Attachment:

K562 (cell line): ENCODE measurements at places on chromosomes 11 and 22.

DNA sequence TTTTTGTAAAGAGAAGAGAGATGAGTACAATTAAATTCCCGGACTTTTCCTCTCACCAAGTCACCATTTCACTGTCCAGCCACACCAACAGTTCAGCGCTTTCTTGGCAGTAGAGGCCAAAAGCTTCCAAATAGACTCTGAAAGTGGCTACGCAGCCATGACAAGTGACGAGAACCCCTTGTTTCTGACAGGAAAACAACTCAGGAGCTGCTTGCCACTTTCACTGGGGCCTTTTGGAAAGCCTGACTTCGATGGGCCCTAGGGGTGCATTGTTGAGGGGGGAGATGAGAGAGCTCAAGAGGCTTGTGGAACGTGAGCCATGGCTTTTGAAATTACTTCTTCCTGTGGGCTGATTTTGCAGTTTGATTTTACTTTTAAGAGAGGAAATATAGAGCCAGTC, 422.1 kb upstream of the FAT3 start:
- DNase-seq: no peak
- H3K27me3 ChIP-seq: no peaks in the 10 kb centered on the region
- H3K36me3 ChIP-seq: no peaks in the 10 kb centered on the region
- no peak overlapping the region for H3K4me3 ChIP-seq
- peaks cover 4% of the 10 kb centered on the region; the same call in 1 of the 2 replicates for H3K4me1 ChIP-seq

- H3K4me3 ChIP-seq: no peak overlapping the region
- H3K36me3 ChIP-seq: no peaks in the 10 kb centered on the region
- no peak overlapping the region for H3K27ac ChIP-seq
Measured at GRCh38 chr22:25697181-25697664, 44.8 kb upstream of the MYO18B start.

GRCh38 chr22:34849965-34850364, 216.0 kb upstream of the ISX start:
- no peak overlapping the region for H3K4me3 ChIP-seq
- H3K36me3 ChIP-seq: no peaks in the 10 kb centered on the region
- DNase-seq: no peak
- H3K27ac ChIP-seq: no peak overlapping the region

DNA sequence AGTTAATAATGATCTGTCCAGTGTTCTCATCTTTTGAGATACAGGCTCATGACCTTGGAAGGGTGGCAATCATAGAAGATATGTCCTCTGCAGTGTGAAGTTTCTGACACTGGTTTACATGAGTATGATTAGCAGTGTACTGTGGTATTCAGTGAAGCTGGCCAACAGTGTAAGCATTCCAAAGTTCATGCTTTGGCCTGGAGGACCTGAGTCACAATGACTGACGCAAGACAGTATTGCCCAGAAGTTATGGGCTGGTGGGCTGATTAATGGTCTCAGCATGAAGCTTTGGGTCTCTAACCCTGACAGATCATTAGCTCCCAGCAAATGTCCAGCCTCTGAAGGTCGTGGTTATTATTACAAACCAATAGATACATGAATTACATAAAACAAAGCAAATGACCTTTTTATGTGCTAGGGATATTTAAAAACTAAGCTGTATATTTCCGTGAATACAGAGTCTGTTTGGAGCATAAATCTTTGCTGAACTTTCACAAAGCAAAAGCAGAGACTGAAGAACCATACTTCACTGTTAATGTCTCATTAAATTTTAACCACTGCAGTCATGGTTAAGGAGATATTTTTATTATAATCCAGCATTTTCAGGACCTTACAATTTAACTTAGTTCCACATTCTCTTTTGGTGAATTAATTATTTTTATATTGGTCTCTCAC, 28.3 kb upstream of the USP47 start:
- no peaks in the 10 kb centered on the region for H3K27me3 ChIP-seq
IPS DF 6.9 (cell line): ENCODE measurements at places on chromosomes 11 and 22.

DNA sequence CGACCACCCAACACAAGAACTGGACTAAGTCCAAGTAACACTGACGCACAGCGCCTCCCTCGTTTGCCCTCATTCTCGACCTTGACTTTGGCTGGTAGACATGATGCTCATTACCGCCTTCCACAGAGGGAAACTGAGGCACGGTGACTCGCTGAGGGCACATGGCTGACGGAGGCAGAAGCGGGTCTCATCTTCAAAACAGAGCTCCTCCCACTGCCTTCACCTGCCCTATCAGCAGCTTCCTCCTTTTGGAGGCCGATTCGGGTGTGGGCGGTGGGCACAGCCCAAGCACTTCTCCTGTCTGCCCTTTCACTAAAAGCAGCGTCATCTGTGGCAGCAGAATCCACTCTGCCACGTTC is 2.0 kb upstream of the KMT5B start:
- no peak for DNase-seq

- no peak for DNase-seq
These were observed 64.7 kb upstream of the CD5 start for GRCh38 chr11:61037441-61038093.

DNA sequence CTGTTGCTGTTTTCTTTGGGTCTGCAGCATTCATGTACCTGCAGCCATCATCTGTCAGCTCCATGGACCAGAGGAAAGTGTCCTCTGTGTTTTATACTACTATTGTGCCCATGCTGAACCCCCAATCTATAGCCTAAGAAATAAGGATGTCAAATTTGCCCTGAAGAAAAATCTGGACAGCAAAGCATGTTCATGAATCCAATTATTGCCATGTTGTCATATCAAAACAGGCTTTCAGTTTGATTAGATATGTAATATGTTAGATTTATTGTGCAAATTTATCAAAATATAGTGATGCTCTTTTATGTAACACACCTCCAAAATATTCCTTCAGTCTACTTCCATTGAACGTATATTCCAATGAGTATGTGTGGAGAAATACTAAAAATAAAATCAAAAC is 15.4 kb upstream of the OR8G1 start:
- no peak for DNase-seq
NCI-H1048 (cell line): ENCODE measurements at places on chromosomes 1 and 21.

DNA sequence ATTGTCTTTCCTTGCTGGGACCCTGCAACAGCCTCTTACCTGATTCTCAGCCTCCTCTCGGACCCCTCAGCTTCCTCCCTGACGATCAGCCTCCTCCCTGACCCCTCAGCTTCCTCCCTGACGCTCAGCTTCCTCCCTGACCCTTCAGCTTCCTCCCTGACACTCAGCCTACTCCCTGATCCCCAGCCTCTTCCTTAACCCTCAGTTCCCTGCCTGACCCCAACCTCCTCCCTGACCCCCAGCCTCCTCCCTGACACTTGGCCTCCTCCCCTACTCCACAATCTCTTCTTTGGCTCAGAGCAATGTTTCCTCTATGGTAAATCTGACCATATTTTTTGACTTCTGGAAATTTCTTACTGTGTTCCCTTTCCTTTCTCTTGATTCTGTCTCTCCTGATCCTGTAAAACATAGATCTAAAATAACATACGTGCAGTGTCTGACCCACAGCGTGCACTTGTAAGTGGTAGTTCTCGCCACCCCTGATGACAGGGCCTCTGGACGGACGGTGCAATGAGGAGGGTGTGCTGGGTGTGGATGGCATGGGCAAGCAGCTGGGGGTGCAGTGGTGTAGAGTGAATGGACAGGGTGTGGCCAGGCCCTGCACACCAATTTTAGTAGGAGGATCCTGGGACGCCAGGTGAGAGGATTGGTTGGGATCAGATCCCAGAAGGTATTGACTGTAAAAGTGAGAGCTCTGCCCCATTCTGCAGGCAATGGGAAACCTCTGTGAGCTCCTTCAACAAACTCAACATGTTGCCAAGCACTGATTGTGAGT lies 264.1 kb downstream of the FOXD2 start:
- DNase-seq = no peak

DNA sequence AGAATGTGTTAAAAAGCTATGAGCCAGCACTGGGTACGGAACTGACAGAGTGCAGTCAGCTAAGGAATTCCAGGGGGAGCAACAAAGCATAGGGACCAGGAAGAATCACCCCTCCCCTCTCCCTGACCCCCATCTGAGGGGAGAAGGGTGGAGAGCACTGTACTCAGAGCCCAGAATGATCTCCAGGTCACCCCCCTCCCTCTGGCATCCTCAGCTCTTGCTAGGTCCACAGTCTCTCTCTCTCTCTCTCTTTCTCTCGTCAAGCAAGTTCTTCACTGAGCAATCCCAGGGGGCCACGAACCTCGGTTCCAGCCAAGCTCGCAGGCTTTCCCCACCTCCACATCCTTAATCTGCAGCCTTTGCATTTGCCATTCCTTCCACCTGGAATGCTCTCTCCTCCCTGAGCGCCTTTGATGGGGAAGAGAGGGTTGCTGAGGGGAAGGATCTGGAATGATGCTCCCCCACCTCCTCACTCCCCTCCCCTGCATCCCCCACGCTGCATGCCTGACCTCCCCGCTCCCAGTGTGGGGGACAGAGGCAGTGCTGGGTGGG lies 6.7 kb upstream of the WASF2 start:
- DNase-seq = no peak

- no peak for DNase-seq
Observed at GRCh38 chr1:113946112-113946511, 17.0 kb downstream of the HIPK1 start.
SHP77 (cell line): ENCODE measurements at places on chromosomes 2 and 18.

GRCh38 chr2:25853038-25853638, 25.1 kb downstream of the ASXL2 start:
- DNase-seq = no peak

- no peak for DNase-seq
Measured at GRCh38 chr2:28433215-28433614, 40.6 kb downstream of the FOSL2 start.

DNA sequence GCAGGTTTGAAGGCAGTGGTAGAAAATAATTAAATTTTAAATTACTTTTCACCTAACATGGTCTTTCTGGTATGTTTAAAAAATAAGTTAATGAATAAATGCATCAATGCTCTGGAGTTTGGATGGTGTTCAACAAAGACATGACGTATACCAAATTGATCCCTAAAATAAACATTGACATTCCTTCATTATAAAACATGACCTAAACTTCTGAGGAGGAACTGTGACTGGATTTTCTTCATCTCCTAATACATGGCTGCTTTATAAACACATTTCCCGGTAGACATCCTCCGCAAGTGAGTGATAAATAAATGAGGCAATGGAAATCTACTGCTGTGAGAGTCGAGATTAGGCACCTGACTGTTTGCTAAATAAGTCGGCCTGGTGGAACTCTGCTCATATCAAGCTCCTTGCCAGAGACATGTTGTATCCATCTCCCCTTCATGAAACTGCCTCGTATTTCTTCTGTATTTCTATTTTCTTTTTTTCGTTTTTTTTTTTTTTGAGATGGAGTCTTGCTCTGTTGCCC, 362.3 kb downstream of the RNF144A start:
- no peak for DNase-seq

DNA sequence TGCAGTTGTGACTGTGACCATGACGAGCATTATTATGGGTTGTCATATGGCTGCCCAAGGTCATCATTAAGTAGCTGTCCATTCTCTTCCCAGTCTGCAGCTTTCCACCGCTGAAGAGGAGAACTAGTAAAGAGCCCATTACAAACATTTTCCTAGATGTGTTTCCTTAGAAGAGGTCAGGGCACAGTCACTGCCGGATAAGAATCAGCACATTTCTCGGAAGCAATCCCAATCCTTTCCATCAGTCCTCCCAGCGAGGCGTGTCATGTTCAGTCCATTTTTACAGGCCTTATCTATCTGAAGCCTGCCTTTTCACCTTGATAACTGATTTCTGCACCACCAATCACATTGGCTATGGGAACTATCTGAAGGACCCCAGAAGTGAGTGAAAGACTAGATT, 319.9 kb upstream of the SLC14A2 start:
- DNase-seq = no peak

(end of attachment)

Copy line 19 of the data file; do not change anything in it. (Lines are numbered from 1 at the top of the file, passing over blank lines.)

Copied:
IPS DF 6.9 (cell line): ENCODE measurements at places on chromosomes 11 and 22.